The Honorable Alejandro Mayorkas
Secretary of Homeland Security
Department of Homeland Security
Washington, D.C. 20528
The Honorable Antony Blinken
Secretary of State
Department of State
Washington, D.C. 20520
Dear Secretary Mayorkas and Secretary Blinken:
We write on behalf of the U.S. Conference of Catholic Bishops’ (USCCB) Committee on Migration, Catholic Charities USA (CCUSA), Catholic Relief Services (CRS), and the Catholic Legal Immigration Network, Inc. (CLINIC), in gratitude for your recent designations of Ukraine, Afghanistan, and Cameroon for Temporary Protected Status (TPS). We are likewise grateful for the recently announced extension of TPS for Venezuela, although we urge you to reconsider a redesignation of the country, based on your ongoing consideration of country conditions and for the reasons described below. Finally, we ask that the Administration continue to make robust use of TPS, including by extending and redesignating Syria for TPS and designating additional countries experiencing armed conflict, environmental disasters, or other conditions implicated by section 244(b) of the Immigration and Nationality Act.
Since the Administration first designated Venezuela for TPS in March 2021, an estimated 250,000 Venezuelans have arrived in the United States. None of these individuals will qualify for TPS under the extension announced July 11. Unfortunately, conditions warranting the original designation are ongoing, with more than 7 million people in need of humanitarian assistance. Our Catholic partners on the ground confront these challenges on a daily basis, with CRS recently reporting that the “prevalence of severe acute malnutrition—the most extreme and dangerous form of malnutrition in children under 5—has remained critically high.”1 Lawmakers on both sides of the aisle have called for a redesignation of Venezuela for TPS.2 Some, including those within the Administration itself, have expressed concerns that a redesignation will incentivize additional migration to the United States. However, statistical assessments do not support this claim, and some studies have even found that TPS designations decrease the demand for both regular and irregular migration.3 Rather, withholding a redesignation on this basis subjects recent arrivals to poverty, exploitation, and insecurity in the United States. For these reasons, we strongly encourage you to redesignate Venezuela for TPS.
We are also mindful of the approaching expiration of TPS for Syria. The country has now entered its eleventh year of civil war, and the longstanding humanitarian crisis has been escalated by recent events. Specifically, Russia’s invasion of Ukraine has intensified already dire levels of food insecurity, which now affects 60% of the Syrian population. With wheat and grain trapped in Ukrainian ports, Syrian food prices increased by 24% in March alone, following an 800% increase in the past two years.4 This has brought food prices to their highest level since 2013. Given these realities, we urge you to extend Syria’s current designation and redesignate the country for TPS prior to the 60-day statutory review deadline of July 31.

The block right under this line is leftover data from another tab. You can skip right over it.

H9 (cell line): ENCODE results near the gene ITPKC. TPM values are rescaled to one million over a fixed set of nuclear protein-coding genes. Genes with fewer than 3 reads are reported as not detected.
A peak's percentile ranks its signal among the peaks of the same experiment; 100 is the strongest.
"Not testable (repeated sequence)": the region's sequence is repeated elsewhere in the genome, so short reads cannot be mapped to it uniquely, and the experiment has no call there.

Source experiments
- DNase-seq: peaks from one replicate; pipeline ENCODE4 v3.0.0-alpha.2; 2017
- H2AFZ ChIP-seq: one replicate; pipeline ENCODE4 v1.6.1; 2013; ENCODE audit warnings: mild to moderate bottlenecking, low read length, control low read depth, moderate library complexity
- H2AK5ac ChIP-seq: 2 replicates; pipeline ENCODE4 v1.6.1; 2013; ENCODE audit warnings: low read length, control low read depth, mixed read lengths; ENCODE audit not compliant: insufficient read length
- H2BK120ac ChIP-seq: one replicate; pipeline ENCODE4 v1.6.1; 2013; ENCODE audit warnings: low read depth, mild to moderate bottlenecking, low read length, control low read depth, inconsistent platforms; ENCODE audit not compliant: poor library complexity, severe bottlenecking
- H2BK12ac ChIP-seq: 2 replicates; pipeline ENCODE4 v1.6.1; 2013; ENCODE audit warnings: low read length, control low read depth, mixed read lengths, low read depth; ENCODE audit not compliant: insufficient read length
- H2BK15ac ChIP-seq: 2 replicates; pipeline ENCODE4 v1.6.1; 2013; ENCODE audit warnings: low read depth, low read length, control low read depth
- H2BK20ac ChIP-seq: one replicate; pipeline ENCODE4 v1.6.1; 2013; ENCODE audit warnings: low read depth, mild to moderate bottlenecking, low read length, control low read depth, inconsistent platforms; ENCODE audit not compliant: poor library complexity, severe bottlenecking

Unfortunately, Venezuela and Syria are not the only countries experiencing conditions that warrant TPS designations. It is our belief that such conditions exist in a number of other countries not yet designated for TPS. As Catholics, we believe wholeheartedly in protecting the sanctity of every human life. This includes addressing situations in which people are needlessly put into harm’s way. As “the statutory embodiment of safe haven,”5 TPS is an important tool provided by Congress to minimize such occurrences. It also ensures that those who are unable to return to their countries of origin can support themselves and their families and make positive contributions to American communities, consistent with their God-given dignity. Consequently, we urge the Administration to make full use of its TPS authority by redesignating Venezuela, extending Syria’s current designation and redesignating the country, and providing protection to nationals of other countries warranting TPS designations.
Thank you for considering our requests and for your work on behalf of the common good.
Most Reverend Mario E. Dorsonville
Auxiliary Bishop of Washington
Chairman, USCCB Committee on Migration
Sister Donna Markham, OP, PhD
President and CEO
Catholic Charities USA
President and CEO
Catholic Relief Services
Catholic Legal Immigration Network, Inc.
1 CRS, Food Security and Malnutrition in Venezuela (Mar. 2022), https://bit.ly/3cbTEMT.
2 See, e.g., Letter from Members of the House of Representatives to President Biden and Secretary Mayorkas (Mar. 22, 2022), https://bit.ly/3nVhUW3; Letter from Senators to Secretary Mayorkas (Mar. 31, 2022), https://bit.ly/3v6k8pN.
3 Tom K. Wong, Tom Jawetz, & Silva Mathema, There Is No Evidence That TPS Designations Increase Irregular Migration to the United States (Feb. 17, 2021), https://ampr.gs/3yXfI6J.
4 11 Years of Conflict: With Hunger at Historic Levels, Millions of Syrians Hang by a Thread (May 8, 2022), https://bit.ly/3IBlnm1.
5 Jill H. Wilson, Congressional Research Service, RS20844, Temporary Protected Status and Deferred Enforced Departure 2 (2002), https://bit.ly/2OodyYa.